U.S. House Passes MSCI-Supported RAPID Act
Last Friday on a 233 to 170 vote, the U.S. House passed H.R. 348, the Responsibly And Professionally Invigorating Development (RAPID) Act of 2015, which would streamline the federal permitting process for infrastructure and energy projects.
The Senate passed similar legislation, S. 280, the Federal Permitting Improvement Act of 2015, over the summer as part of its highway reauthorization bill. MSCI’s partners at the U.S. Chamber of Commerce are hopeful that members of the House and Senate will meet soon to negotiate the differences between the two pieces of legislation and produce a final bill that Congress can pass and President Barack Obama can sign.
As a reminder, this past March with the U.S. Chamber and a large coalition of groups and businesses, MSCI sent a letter to members of the U.S. House Judiciary Committee supporting H.R. 348. That letter noted the RAPID Act “embodies the procedural improvements to ‘cut red tape’ as called for by the Obama Administration, including, most recently, in his January 28, 2014, State of the Union Address. In its fiscal year 2016 budget, the administration stated that ‘[t]o further accelerate economic growth and improve the competitiveness of the American economy, the Administration is taking action to modernize and improve the efficiency of the Federal permitting process for major infrastructure projects.’”
The RAPID Act would:
- Increase cooperation among federal agencies during the permitting process and would set deadlines for the review of project permit applications;
- Provide for concurrent reviews by agencies, rather than serial reviews;
- Allow state-level environmental reviews to be used where the state has done a competent job, thereby avoiding needless duplication of state work by federal reviewers;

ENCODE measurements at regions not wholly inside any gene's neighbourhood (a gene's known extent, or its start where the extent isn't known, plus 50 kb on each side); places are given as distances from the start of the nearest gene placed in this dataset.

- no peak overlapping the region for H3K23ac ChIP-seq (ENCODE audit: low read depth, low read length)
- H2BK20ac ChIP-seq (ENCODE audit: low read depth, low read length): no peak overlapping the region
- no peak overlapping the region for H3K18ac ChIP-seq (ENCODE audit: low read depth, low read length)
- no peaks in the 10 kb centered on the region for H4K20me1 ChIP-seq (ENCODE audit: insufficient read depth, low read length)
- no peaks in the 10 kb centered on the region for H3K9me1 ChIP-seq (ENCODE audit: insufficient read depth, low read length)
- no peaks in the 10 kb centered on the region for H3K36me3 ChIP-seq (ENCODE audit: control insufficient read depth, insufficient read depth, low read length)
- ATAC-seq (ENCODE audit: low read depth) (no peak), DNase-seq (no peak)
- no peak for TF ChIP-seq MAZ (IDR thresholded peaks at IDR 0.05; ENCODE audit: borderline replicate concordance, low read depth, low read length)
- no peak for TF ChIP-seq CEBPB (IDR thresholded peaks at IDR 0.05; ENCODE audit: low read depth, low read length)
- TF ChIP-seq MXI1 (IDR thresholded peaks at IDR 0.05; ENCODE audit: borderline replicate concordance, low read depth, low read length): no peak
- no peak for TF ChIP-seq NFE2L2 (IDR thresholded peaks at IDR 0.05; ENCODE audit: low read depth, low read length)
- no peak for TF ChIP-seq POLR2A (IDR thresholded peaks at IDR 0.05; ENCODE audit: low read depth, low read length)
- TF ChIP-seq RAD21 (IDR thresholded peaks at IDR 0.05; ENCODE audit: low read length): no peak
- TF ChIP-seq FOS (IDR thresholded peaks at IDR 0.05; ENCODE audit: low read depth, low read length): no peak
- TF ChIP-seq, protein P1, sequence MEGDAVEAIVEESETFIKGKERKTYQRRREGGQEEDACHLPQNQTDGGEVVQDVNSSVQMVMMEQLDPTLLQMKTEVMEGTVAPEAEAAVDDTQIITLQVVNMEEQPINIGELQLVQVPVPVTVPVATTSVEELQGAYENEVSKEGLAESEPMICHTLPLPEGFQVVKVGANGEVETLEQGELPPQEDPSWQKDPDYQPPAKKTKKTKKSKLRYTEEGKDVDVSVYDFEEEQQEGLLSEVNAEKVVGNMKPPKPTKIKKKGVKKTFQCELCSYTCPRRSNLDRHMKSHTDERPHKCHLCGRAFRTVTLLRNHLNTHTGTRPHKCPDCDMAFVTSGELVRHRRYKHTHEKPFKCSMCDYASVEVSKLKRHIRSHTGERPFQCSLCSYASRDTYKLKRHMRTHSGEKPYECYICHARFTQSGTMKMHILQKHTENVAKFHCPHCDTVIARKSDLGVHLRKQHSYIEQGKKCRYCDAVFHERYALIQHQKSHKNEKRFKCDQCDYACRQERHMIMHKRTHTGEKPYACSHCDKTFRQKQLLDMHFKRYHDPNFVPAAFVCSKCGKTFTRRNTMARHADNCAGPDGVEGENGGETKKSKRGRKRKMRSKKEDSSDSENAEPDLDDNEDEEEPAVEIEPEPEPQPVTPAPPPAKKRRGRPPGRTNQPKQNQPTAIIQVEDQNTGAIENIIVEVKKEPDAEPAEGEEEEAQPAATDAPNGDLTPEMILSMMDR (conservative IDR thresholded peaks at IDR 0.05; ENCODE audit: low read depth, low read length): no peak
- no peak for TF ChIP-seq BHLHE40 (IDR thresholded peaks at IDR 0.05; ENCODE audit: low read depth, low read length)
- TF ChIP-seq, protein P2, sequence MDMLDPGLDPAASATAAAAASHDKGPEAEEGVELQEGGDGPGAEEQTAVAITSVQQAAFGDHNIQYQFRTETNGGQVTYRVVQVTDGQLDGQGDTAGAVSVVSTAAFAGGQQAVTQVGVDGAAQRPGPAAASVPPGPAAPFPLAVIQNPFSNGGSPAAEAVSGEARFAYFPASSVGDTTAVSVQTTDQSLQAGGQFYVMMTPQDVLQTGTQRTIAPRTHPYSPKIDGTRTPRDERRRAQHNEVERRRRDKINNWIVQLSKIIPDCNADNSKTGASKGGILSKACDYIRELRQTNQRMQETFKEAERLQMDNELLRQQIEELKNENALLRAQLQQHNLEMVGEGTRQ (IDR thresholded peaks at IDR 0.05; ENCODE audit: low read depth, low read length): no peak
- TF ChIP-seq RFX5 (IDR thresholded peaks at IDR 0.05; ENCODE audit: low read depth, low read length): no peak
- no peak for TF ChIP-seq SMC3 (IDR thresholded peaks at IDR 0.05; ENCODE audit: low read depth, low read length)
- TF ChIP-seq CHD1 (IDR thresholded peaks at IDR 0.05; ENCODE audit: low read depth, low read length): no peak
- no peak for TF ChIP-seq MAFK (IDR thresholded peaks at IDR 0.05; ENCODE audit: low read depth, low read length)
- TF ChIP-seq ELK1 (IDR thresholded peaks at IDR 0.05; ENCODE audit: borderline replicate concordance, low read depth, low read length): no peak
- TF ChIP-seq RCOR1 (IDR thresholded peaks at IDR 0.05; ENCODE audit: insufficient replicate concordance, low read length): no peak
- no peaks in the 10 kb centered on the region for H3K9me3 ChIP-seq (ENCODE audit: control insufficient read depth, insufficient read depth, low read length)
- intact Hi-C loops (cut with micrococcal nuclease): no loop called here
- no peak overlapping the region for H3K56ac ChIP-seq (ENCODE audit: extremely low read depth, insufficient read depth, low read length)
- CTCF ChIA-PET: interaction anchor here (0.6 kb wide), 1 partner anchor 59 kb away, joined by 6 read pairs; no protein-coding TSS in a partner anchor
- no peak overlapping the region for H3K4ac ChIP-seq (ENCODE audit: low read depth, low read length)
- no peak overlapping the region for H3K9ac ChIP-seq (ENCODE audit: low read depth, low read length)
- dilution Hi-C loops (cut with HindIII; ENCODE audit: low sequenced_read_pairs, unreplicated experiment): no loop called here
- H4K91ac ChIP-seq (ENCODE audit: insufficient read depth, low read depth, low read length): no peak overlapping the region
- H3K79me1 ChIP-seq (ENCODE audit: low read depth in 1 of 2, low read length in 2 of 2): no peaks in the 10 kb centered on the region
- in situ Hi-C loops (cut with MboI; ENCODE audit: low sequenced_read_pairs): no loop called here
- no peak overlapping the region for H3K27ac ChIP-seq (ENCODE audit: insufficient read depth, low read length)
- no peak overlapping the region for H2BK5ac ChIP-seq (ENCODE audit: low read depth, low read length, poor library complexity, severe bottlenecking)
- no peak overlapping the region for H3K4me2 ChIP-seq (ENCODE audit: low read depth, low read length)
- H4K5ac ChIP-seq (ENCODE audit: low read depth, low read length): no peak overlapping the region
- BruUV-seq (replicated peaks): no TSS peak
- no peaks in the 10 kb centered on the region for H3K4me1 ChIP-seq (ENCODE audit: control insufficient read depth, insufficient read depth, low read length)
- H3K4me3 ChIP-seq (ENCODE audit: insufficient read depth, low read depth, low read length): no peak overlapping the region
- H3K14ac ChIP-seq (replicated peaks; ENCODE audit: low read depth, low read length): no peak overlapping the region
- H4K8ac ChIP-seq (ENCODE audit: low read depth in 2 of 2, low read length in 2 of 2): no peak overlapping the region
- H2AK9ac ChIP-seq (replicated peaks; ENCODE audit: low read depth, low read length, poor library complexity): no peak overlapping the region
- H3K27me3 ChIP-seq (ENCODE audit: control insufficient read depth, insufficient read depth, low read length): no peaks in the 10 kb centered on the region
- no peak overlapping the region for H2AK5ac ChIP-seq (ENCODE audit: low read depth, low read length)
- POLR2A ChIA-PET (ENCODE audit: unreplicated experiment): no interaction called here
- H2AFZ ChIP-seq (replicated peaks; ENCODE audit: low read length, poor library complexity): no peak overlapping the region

- Require that agencies involve themselves in the process early and comment early, avoiding eleventh-hour objections that can restart the entire review timetable;
- Establish a reasonable process for determining the scope of project alternatives, so that the environmental review does not devolve into an endless quest to evaluate infeasible alternatives;
- Consolidate the process into a single Environmental Impact Statement (EIS) and single Environmental Assessment (EA) for a project, except as otherwise provided by law;
- Impose reasonable fixed deadlines for completion of an EIS or EA; and
- Reduce the statute of limitations to challenge a final EIS or EA from six years to 180 days.
Meanwhile, the White House last week announced a new effort to try to streamline the permitting process. Office of Management and Budget Director Shaun Donovan explained the White House had sent direction to federal agencies asking them “to take a series of actions to significantly expand the use of, and ultimately the number of infrastructure projects on, the Federal Infrastructure Permitting Dashboard” a tool that publicly tracks “agency progress on completing Federal permitting and environmental review processes for proposed infrastructure projects.” Click here to read the guidance.